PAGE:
The collaboration between The Six Tones and the Vietnamese composer and vocal artist Trần Thị Kim Ngọc started in autumn 2009 during Hanoi New Music Meeting. This event, curated by Kim Ngọc, brought performers from several countries in Europe together with performers of traditional and experimental music in Vietnam for a series of workshops that resulted in two touring productions of improvised music and composed works.

Trần Thị Kim Ngọc was born in Hanoi. When she was 14, she wrote her first compositions under the instruction of her father, the composer Tran Ngoc Xuong. After getting her university degree at the Hanoi Conservatory of Music she studied composition with Professor Johannes Fritsch, improvisation with Paulo Alvares in Cologne and attended two summer courses with Karlheinz Stockhausen. Her works for ensemble and orchestra have been performed by orchestras such as Ensemble Modern, Ensemble d’Autorium Oliver Messiaen, Baseler-Symfonieorchester and broadcast by Deutschland Radio Berlin, Westdeuschland Radio (WDR), Deutschlandfunk, Radio France, a.o.. Kim Ngoc is also a profiled composer for music theatre. She lives in Hanoi working as freelance composer and director of DOM DOM, a center for contemporary music in Hanoi.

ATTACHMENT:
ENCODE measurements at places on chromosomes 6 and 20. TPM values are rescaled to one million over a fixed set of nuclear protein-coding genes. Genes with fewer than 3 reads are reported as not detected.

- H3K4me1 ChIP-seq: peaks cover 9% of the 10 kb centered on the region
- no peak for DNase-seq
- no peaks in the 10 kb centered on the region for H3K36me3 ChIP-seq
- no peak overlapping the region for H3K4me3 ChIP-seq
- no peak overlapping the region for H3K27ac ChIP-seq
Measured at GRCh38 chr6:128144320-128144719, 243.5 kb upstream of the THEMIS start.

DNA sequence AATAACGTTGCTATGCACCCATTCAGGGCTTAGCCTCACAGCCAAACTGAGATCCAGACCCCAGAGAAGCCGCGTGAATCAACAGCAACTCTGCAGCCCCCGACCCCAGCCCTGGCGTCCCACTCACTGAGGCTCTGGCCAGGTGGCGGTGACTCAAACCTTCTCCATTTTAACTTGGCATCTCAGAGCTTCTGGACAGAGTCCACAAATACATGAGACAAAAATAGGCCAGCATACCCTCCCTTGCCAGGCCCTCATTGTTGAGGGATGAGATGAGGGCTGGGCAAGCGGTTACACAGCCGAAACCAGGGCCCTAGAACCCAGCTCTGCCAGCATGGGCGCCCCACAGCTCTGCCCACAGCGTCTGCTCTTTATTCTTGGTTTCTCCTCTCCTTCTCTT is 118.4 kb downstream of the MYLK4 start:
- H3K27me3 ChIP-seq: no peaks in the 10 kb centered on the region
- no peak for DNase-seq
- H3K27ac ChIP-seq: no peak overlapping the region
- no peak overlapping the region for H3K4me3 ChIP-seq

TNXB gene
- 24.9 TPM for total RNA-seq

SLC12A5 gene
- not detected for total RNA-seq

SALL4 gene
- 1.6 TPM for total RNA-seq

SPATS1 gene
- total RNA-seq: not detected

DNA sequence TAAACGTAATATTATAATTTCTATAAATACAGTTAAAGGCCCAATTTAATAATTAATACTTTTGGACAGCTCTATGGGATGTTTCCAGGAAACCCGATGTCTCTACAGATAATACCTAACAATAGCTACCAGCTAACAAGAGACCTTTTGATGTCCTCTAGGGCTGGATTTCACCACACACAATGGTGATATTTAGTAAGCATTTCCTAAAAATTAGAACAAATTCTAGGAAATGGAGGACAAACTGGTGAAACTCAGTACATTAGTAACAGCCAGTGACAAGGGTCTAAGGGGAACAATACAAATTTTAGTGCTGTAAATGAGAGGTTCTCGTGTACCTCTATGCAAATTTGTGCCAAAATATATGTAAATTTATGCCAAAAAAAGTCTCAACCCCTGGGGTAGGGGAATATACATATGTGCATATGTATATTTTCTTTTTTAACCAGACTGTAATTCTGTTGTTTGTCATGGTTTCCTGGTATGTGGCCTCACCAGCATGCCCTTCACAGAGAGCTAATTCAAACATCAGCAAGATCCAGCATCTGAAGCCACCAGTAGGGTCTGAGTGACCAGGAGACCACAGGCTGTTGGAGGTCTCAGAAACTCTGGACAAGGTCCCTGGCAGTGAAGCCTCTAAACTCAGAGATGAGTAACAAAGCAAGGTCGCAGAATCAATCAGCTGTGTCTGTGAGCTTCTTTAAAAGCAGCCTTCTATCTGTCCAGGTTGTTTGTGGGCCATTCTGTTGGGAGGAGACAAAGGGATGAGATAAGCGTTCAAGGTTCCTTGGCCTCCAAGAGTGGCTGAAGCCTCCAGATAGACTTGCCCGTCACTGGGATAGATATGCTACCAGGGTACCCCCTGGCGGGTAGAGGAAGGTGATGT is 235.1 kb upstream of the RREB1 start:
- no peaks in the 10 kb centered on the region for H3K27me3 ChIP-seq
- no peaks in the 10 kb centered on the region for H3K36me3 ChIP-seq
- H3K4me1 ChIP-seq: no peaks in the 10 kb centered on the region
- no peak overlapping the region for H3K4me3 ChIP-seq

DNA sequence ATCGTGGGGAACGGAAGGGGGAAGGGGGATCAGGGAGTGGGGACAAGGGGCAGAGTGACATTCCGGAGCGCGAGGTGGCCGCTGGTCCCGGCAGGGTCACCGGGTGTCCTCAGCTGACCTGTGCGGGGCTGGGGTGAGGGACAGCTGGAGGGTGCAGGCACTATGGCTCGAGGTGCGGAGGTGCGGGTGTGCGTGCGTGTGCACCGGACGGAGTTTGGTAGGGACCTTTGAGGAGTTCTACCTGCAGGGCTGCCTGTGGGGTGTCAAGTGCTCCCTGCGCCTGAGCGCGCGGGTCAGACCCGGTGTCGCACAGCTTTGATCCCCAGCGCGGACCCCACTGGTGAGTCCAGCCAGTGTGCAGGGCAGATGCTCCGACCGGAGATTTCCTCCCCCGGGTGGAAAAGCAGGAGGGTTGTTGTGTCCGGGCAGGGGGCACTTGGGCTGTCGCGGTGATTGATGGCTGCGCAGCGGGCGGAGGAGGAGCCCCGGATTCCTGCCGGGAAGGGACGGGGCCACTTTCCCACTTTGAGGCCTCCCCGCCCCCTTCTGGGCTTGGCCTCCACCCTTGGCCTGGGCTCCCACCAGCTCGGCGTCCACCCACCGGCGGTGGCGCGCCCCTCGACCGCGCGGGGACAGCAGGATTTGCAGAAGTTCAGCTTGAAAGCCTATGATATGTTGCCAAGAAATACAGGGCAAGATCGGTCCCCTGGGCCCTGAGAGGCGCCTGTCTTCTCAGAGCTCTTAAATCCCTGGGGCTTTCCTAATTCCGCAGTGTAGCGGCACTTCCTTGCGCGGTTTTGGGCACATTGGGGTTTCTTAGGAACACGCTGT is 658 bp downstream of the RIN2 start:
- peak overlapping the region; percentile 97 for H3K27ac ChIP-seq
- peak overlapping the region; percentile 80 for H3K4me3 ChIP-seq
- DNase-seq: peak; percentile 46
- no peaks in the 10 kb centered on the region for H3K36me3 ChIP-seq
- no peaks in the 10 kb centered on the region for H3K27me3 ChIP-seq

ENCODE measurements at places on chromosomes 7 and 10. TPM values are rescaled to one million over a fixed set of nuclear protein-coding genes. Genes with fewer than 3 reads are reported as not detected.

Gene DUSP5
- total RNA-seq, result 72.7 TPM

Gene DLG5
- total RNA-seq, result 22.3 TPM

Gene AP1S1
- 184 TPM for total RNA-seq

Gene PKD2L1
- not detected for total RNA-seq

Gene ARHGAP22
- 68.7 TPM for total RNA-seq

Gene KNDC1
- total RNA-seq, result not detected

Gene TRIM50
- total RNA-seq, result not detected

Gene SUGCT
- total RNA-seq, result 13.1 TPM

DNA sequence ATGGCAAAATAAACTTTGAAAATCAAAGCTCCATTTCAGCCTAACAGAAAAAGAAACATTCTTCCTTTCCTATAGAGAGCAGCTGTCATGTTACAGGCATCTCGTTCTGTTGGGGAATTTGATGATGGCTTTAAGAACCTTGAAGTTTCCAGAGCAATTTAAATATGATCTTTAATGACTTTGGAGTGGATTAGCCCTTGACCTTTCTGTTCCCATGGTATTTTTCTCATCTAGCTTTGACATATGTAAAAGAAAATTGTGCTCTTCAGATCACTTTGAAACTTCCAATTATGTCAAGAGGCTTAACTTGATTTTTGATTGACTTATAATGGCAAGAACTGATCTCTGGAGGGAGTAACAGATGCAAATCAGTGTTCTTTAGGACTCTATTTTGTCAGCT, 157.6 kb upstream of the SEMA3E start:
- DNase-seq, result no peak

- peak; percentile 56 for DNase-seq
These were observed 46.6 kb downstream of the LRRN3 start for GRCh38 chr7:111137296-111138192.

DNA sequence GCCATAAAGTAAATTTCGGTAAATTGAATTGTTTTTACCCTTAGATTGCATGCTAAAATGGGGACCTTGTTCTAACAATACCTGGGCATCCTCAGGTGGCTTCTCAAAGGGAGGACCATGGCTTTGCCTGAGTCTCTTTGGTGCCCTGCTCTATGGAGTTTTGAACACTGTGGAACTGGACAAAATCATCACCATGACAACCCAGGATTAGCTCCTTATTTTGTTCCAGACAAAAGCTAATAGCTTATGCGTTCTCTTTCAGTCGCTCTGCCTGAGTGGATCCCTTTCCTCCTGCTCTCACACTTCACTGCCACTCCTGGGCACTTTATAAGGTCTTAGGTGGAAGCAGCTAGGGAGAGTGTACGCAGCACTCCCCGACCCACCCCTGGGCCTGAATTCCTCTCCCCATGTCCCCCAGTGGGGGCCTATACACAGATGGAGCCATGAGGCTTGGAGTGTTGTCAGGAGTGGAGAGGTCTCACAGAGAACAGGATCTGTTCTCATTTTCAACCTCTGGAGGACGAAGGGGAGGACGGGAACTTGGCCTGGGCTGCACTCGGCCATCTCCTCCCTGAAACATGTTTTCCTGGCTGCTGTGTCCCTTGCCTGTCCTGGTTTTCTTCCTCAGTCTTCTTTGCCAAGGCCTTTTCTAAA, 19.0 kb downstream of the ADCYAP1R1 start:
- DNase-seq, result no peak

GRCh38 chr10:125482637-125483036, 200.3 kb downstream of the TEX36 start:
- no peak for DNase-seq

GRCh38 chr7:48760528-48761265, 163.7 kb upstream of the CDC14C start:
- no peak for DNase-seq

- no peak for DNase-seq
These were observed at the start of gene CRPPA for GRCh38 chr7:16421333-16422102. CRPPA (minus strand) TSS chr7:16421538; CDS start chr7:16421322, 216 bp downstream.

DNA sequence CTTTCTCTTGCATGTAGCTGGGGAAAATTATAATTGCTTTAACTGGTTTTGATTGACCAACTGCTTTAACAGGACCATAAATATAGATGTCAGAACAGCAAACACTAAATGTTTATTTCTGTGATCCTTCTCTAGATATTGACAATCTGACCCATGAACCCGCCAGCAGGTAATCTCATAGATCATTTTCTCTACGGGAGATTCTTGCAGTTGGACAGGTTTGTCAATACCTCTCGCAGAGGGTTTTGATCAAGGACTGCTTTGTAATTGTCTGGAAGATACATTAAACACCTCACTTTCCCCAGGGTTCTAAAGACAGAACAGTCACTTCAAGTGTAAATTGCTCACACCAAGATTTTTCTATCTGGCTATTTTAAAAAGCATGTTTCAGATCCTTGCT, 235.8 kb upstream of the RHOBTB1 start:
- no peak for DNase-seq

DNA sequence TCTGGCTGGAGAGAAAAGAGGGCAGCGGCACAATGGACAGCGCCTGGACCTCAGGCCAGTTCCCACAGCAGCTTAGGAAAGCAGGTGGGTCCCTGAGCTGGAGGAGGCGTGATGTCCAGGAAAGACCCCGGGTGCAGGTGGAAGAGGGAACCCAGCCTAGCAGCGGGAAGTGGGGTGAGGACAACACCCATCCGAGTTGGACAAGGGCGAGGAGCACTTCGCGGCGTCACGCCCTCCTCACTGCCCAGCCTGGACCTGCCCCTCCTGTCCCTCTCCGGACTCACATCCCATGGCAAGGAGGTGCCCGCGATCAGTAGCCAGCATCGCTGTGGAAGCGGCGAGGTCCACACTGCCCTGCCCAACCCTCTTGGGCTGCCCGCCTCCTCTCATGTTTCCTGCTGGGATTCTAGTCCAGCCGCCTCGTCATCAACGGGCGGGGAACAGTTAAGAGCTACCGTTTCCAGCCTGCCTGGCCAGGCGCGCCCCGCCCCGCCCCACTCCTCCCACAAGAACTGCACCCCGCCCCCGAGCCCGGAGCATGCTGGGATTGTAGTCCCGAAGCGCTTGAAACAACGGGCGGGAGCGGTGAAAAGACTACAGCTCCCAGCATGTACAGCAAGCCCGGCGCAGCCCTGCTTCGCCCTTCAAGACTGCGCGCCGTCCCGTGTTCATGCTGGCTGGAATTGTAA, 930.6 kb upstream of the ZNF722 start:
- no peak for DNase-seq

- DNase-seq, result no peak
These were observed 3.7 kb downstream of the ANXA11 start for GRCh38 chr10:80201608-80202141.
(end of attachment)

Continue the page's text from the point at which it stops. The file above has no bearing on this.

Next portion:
The recordings with Kim Ngọc brought out a variety of different modes of expression through improvisations with both voice and fierce explorations of the sonorities of the dan tranh. Five tracks on the album draw on the Wu Xing or the five elements of Chinese philosophy, in Vietnamese they are Mộc (Wood), Hỏa (Fire), Thổ (Earth), Kim (Metal) and Thủy (Water). Central to the Wu Xing is the series of cycles that create a specific balance, through the elements and the many layers of meaning that they represent, through an endless process of destruction and recreation. This balance between elements we find also in the way we draw different musical traditions into similar cycles of destruction and regeneration.